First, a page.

What You'll Get
Mastering a peerless golf swing requires intense concentration on the arc of the club and a healthy disregard for the condition of your neighbor’s statue garden. Control your projectile’s path with today’s Groupon: for $70, you get two private one-hour golf lessons from Mark Weghorst at Zionsville Golf Practice Center (a $140 value).
MAC championship golfer Mark Weghorst remedies undisciplined golfing techniques during relaxed private lessons in a 24-acre facility with 35 grass tee stations and heated stalls for year-round practice. Wobbly drivers transform into streamlined pendulums as Mark draws on V1 video-analysis software to record and critique the player's swing and argyle sweater. To supplement Mark’s analysis, the facility’s Megsa Perfect Practice equipment stations ensure that golfers line up properly, with adjustable poles to measure posture and quick-dry cement to keep feet at shoulder width. Before the one-hour tee party, Mark confers an email copy of the lesson so that students may study at home without risking club damage to their vases or gold-plated chandeliers.
The Fine Print
Promotional value expires Apr 30, 2012. Amount paid never expires. Limit 1 per person, may buy 1 additional as gifts. Limit 1 per visit. Must redeem lessons in full by 4/30/12. Merchant is solely responsible to purchasers for the care and quality of the advertised goods and services.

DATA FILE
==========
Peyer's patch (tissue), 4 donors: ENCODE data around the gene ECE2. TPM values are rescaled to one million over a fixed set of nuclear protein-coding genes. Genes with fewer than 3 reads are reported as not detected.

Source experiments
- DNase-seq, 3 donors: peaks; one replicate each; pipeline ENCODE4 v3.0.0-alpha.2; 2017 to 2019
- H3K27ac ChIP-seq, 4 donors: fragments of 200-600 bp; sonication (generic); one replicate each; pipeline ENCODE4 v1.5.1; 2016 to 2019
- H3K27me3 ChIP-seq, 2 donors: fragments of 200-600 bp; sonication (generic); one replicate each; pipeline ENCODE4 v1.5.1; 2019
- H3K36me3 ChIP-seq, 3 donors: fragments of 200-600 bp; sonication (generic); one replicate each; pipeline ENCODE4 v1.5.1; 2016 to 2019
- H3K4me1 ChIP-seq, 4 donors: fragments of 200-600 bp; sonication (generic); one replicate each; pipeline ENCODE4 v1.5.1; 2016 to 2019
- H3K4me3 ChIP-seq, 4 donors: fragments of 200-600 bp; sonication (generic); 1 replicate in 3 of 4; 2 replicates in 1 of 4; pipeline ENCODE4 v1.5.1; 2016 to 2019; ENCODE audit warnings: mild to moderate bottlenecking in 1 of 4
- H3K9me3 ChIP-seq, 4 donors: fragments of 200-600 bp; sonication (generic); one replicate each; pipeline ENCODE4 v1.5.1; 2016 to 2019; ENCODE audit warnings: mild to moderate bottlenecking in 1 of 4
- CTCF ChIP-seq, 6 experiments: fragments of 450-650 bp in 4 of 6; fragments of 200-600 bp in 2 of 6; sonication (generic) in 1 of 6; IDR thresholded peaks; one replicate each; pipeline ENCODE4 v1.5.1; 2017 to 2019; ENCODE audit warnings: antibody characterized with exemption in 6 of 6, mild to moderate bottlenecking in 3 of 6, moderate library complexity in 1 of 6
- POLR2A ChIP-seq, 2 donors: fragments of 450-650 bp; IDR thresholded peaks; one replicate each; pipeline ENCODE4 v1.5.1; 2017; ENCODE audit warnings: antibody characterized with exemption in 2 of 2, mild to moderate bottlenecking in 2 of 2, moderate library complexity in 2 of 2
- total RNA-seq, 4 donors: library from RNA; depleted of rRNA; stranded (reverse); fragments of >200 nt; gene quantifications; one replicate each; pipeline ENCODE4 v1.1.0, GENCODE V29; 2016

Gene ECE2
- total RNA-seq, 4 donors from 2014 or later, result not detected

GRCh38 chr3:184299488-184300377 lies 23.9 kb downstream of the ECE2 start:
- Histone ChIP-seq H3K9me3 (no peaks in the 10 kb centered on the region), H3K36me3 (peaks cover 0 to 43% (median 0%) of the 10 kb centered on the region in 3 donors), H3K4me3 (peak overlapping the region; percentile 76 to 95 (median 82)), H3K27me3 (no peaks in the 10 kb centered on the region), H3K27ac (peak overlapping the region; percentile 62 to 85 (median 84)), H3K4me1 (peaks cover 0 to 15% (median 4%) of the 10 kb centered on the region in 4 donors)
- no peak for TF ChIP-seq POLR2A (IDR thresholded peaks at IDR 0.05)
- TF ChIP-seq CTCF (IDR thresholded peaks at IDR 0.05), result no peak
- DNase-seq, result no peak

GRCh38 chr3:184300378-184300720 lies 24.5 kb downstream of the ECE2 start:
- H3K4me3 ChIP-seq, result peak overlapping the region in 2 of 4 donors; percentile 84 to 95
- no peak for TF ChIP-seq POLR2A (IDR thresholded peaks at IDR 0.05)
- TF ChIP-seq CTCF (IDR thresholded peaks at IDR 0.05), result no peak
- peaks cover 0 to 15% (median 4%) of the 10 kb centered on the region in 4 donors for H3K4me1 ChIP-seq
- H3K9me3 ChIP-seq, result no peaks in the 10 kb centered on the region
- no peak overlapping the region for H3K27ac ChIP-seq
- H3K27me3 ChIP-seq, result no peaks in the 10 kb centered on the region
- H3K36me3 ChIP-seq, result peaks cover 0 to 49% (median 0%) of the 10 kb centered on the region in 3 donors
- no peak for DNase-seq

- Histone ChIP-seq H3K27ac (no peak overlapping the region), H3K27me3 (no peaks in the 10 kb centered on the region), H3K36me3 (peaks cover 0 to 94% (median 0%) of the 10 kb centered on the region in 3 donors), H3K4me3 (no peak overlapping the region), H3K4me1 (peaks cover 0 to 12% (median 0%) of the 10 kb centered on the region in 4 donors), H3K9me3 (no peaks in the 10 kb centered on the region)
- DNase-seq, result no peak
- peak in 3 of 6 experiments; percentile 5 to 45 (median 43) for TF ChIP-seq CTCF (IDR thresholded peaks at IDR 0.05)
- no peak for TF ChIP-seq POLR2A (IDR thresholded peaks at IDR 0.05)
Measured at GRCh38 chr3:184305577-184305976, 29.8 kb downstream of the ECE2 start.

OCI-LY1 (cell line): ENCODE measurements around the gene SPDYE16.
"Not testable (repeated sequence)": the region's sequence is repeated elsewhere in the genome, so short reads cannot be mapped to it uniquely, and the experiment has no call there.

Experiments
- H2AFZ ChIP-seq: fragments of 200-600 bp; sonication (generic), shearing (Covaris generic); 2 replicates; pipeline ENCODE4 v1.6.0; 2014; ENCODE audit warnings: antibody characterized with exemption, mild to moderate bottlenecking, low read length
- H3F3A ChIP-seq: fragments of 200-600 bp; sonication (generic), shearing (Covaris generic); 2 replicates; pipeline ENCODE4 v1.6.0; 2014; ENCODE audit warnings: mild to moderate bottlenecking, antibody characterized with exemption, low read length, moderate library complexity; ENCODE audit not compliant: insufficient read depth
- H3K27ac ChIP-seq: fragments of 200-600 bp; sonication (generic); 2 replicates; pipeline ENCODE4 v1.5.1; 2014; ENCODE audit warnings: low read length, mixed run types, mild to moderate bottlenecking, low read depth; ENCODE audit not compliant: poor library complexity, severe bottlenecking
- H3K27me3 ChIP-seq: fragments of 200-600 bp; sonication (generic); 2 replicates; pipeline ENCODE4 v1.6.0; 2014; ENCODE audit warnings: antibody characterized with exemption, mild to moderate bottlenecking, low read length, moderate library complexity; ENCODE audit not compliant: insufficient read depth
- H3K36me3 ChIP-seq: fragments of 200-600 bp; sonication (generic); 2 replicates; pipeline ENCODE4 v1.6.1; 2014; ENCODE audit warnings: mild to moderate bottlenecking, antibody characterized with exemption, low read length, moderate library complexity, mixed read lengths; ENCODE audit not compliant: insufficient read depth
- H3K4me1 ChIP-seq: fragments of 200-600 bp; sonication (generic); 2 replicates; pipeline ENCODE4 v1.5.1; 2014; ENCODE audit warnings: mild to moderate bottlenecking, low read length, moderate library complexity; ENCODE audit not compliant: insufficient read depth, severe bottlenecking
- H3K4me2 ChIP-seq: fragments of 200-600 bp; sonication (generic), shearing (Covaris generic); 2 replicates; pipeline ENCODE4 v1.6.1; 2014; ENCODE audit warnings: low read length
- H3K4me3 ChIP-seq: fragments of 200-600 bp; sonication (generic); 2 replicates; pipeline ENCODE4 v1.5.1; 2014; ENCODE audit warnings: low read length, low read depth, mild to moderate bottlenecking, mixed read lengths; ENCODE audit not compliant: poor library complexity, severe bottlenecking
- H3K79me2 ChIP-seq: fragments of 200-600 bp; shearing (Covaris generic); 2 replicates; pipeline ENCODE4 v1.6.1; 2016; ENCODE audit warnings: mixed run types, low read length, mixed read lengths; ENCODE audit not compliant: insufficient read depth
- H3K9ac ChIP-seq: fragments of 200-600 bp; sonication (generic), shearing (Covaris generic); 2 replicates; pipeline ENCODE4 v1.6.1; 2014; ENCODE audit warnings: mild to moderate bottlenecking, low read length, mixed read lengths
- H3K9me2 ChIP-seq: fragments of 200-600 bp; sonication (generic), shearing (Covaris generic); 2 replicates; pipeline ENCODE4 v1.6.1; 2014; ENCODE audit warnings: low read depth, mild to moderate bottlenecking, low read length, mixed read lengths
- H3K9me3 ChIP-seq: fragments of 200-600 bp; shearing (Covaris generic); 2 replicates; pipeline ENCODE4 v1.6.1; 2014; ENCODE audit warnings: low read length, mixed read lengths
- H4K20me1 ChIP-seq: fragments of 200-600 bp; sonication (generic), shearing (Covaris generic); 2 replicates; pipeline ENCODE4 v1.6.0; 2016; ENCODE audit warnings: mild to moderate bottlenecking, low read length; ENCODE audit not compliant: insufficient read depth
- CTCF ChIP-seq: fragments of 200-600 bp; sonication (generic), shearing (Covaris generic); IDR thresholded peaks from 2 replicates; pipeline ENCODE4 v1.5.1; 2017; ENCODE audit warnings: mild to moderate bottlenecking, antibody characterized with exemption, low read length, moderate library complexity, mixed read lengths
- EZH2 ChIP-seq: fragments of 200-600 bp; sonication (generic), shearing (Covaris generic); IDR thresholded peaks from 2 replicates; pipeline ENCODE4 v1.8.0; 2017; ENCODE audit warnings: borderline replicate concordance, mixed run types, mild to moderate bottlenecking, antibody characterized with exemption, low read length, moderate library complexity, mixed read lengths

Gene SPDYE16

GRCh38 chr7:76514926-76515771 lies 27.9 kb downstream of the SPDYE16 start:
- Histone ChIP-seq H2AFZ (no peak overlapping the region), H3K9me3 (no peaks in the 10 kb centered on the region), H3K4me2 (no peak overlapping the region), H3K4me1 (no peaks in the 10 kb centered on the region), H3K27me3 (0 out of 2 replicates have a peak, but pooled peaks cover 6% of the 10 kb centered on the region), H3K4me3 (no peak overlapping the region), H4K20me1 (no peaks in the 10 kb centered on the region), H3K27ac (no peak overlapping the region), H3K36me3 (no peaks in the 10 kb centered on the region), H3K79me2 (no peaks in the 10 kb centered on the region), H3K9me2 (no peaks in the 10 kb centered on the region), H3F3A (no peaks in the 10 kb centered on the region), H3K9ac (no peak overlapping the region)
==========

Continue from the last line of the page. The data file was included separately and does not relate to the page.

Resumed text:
About Mark Weghorst Golf Academy
Mark Weghorst knows a thing or two about developing a sound golf game—the Carmel native played golf at Brebeuf Jesuit and went on to win the Mid-American Conference tournament as an individual while playing at Ohio's Miami University. After competing on several professional mini tours, Mark has returned to the Indianapolis area to help other golfers fine-tune their games. During lessons, golfers correct any flaws in their swings from Mark’s feedback, aided with V1 Pro video swing analysis and the trackman launch monitor . His lessons put to use all of the amenities at Zionsville Golf Practice Center, which has a driving range with heated stalls, a wedge range for short-game practice, and a plane board—a training device that helps golfers break the habit of slicing a shot into another dimension.